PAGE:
Talking Points

Ford’s scrappage scheme is offering drivers up to £7,000 to help clean up the UK’s roads


If your car or van took to the road before 1 January 2010, Ford would like to talk to you. Unsurprisingly, the company wants to sell you a new vehicle, but it has a surprisingly generous incentive to make parting with your old motor slightly less painful.

Specifically, if you have a car that meets that description, Ford wants to scrap it on your behalf – and will give you between £2,000 and £7,000 off the price of a new Ford car or van purchased between 1 September and the end of 2017. Your trade-in doesn’t have to be a Ford car either, and as long as it meets the requirements you’ll get at least £2,000 off – more if you’re looking at the pricier models. Buying a Ford Transit van, with a list price starting at £24,415, can save you up to £7,000.

The list of models and discounts is listed in full below.

Model Series Car Scrappage Saving inc VAT^
All New Fiesta (exc Style) £2,000
B-MAX Titanium, Titanium X £3,500
B-MAX Titanium Navigator, Titanium X Navigator £3,200
Focus Zetec Edition, ST-Line £4,450
Focus Titanium, Titanium X £4,950
C-MAX & Grand C-MAX Zetec £4,000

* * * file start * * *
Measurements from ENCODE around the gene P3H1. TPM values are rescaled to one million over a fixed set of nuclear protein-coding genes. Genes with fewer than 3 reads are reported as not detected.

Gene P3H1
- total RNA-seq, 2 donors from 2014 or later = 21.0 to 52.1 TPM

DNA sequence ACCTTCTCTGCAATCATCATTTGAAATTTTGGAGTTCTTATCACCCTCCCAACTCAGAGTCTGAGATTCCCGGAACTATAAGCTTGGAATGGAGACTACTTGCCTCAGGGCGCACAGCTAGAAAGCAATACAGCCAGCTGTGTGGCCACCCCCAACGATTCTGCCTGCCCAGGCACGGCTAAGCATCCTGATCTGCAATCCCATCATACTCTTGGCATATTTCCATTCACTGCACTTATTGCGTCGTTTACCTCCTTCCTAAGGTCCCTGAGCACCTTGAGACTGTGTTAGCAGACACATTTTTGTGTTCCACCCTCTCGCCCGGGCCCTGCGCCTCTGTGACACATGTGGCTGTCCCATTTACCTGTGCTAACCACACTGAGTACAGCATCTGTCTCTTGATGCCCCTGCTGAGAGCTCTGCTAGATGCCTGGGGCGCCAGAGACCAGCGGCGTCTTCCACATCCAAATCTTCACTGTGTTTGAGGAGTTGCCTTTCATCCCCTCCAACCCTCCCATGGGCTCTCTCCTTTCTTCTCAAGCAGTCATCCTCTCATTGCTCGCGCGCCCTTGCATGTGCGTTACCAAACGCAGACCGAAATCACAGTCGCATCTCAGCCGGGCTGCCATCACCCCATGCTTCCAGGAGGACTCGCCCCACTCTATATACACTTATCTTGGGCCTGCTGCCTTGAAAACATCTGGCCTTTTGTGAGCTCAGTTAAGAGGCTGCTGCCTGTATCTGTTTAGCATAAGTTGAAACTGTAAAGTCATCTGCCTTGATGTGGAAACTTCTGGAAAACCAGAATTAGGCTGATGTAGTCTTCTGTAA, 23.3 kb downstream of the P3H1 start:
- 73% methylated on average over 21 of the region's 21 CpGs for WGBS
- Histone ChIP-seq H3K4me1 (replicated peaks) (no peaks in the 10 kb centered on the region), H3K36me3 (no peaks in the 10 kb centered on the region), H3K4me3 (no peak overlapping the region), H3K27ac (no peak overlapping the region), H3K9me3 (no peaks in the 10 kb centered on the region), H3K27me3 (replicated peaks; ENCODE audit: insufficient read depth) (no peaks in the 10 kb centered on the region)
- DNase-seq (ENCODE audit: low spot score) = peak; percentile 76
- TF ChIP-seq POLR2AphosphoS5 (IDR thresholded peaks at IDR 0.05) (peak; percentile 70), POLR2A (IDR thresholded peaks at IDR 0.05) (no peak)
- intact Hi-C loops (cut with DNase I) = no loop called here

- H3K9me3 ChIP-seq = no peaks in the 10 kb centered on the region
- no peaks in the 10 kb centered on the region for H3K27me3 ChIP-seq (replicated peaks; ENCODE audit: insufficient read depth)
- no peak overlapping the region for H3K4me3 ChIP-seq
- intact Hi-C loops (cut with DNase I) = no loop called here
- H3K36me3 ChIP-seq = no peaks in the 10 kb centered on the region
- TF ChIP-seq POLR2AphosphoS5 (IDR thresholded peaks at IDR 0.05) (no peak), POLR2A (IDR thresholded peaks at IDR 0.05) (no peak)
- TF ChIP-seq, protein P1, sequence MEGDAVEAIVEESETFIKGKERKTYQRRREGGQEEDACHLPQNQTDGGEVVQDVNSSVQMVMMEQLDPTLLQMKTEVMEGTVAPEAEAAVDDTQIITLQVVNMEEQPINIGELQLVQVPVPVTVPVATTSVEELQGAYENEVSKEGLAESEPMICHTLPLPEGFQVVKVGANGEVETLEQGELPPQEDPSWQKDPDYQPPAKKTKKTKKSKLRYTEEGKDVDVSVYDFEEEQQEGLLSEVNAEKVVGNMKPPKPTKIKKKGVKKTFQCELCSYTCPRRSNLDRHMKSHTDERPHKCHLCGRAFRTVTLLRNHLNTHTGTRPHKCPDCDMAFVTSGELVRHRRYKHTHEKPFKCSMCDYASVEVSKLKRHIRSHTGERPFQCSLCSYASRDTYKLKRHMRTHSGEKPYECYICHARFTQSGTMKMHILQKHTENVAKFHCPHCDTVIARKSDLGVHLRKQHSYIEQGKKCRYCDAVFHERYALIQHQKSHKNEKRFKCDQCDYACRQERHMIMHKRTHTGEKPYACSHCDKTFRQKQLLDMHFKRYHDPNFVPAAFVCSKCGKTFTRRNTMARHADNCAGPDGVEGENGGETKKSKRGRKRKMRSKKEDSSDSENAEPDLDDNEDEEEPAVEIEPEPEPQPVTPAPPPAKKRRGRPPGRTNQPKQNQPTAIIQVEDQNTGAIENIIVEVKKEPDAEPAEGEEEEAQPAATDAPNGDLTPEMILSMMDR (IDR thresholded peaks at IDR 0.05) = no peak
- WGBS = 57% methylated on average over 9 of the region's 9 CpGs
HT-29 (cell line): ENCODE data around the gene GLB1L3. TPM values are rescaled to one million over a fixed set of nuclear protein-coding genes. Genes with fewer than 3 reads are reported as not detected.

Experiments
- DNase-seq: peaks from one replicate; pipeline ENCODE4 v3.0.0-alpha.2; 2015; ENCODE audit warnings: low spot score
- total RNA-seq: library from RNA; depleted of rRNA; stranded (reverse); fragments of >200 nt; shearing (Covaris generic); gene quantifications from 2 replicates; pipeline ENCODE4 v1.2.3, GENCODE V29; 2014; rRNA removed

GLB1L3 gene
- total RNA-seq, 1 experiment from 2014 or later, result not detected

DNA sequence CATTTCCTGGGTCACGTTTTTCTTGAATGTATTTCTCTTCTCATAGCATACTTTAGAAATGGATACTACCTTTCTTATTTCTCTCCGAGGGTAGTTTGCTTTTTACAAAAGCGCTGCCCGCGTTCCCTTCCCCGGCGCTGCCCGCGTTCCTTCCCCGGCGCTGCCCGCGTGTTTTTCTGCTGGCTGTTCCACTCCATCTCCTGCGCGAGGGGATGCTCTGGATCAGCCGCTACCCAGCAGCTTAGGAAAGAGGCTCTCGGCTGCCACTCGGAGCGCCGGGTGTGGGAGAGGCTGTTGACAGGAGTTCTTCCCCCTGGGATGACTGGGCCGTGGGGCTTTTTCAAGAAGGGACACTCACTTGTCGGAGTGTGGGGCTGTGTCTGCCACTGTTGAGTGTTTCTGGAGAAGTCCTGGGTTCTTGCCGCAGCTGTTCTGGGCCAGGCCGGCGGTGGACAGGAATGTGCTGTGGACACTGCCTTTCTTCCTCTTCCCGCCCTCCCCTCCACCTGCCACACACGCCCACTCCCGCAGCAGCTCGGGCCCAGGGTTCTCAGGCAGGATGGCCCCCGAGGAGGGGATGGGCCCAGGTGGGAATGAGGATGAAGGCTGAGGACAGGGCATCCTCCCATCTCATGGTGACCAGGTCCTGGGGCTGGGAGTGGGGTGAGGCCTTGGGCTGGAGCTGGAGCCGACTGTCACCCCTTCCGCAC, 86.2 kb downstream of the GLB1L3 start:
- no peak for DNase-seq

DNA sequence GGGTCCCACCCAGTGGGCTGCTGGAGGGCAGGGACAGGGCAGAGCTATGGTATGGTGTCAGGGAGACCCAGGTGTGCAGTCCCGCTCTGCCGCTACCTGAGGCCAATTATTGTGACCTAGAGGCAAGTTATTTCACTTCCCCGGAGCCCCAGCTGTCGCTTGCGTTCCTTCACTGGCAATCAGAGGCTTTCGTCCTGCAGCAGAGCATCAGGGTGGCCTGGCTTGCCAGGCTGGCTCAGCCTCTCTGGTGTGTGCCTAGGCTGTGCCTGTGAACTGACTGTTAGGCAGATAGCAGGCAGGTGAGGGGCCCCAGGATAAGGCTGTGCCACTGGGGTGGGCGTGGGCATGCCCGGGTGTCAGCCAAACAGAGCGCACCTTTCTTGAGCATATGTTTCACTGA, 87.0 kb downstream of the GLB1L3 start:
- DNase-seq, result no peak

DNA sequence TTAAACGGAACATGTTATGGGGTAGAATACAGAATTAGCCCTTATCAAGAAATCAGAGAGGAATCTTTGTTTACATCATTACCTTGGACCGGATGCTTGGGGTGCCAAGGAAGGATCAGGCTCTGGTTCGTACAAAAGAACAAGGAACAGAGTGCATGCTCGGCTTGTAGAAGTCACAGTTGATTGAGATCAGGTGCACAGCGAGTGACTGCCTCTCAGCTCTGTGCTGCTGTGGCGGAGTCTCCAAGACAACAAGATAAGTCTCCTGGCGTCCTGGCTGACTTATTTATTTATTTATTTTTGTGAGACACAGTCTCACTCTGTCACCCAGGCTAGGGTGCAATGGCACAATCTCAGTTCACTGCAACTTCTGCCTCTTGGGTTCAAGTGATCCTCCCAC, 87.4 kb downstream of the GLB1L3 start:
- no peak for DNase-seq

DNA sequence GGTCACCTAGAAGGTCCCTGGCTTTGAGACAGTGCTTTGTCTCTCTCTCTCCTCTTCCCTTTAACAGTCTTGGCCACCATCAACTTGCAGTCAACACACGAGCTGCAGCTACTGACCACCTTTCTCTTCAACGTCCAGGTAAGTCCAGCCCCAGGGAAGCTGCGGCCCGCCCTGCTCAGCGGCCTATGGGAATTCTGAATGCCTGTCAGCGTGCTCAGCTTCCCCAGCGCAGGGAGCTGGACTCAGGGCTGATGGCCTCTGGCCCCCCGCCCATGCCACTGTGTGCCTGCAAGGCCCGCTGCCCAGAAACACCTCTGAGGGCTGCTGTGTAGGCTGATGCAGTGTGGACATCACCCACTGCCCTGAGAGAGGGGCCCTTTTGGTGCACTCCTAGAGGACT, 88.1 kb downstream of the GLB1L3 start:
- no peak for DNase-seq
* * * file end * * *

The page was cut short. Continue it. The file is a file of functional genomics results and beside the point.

C-MAX & Grand C-MAX Titanium, Titanium X £4,500
New Kuga All £3,000

…and for commercial vehicles:

Transit Courier All £3,650
Transit Connect Eco, Trend SWB (L1) £4,500
Transit Connect Trend LWB (L2), Limited £5,000
Transit Custom All £5,500
Tourneo Custom All £6,000
Transit All £7,000

While there are good old-fashioned commercial reasons for the move – not least a 9% downturn in UK car sales – there are also more altruistic things going on here. Specifically, a desire to improve air quality by getting petrol- and diesel-powered vehicles off the road – something the government has plans to fully enforce by 2040. Just today, Ford’s new CEO Jim Hackett is said to be looking to go “all in” with pure electric vehicles.

That seems to be chiefly what’s at play here, especially given the generous rates offered, which go above and beyond those recently announced by BMW. “Ford shares society’s concerns over air quality,” said Andy Barratt, chairman and managing director of Ford of Britain. “Removing generations of the most polluting vehicles will have the most immediate positive effect on air quality, and this Ford scrappage scheme aims to do just that. We don’t believe incentivising sales of new cars goes far enough and we will ensure that all trade-in vehicles are scrapped.

“Acting together we can take hundreds of thousands of the dirtiest cars off our roads and out of our cities.”